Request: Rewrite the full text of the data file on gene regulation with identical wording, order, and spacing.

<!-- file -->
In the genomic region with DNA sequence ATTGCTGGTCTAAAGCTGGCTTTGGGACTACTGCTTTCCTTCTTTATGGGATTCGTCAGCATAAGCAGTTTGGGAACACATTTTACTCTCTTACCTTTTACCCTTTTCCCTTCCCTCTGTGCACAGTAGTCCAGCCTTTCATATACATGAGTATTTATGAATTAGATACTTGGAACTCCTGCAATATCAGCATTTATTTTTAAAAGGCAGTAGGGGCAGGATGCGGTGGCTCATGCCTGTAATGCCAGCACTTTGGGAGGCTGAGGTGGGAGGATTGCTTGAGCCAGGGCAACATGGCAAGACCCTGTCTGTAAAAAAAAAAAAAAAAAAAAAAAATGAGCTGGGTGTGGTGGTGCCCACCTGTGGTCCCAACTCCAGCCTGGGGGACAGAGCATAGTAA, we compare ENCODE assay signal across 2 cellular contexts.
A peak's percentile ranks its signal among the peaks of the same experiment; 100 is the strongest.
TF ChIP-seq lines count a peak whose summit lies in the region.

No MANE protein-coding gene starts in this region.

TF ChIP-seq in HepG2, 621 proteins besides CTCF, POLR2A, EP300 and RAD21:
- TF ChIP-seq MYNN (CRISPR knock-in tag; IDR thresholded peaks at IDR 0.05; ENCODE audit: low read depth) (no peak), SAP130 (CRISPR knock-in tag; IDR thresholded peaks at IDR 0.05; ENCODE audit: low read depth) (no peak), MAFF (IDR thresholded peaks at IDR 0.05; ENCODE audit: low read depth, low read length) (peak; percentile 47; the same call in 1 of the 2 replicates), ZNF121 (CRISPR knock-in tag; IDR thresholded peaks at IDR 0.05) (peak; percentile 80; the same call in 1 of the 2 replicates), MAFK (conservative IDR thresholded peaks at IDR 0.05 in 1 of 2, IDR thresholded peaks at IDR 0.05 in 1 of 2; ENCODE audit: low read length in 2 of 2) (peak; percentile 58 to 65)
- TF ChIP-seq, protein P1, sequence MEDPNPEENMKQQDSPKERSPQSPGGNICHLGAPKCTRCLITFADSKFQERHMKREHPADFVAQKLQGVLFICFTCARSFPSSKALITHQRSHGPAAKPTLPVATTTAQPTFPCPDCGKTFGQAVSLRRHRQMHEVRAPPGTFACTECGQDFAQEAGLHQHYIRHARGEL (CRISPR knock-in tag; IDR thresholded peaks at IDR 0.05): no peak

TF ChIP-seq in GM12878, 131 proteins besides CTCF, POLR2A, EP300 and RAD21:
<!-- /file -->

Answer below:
In the genomic region with DNA sequence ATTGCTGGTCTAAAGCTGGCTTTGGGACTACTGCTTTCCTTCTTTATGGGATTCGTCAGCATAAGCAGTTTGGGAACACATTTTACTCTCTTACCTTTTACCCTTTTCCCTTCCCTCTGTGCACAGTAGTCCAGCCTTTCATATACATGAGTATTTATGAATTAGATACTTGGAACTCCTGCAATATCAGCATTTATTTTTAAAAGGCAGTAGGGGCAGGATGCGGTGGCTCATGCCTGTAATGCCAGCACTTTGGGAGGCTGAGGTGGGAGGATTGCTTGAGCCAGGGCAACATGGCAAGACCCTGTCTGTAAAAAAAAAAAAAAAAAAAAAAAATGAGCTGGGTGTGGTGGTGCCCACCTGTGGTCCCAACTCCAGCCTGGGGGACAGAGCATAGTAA, we compare ENCODE assay signal across 2 cellular contexts.
A peak's percentile ranks its signal among the peaks of the same experiment; 100 is the strongest.
TF ChIP-seq lines count a peak whose summit lies in the region.

No MANE protein-coding gene starts in this region.

TF ChIP-seq in HepG2, 621 proteins besides CTCF, POLR2A, EP300 and RAD21:
- TF ChIP-seq MYNN (CRISPR knock-in tag; IDR thresholded peaks at IDR 0.05; ENCODE audit: low read depth) (no peak), SAP130 (CRISPR knock-in tag; IDR thresholded peaks at IDR 0.05; ENCODE audit: low read depth) (no peak), MAFF (IDR thresholded peaks at IDR 0.05; ENCODE audit: low read depth, low read length) (peak; percentile 47; the same call in 1 of the 2 replicates), ZNF121 (CRISPR knock-in tag; IDR thresholded peaks at IDR 0.05) (peak; percentile 80; the same call in 1 of the 2 replicates), MAFK (conservative IDR thresholded peaks at IDR 0.05 in 1 of 2, IDR thresholded peaks at IDR 0.05 in 1 of 2; ENCODE audit: low read length in 2 of 2) (peak; percentile 58 to 65)
- TF ChIP-seq, protein P1, sequence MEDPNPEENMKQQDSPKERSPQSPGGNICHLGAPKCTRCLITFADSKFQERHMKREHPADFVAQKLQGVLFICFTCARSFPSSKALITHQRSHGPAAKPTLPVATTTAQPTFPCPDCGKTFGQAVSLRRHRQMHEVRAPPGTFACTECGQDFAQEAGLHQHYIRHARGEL (CRISPR knock-in tag; IDR thresholded peaks at IDR 0.05): no peak

TF ChIP-seq in GM12878, 131 proteins besides CTCF, POLR2A, EP300 and RAD21: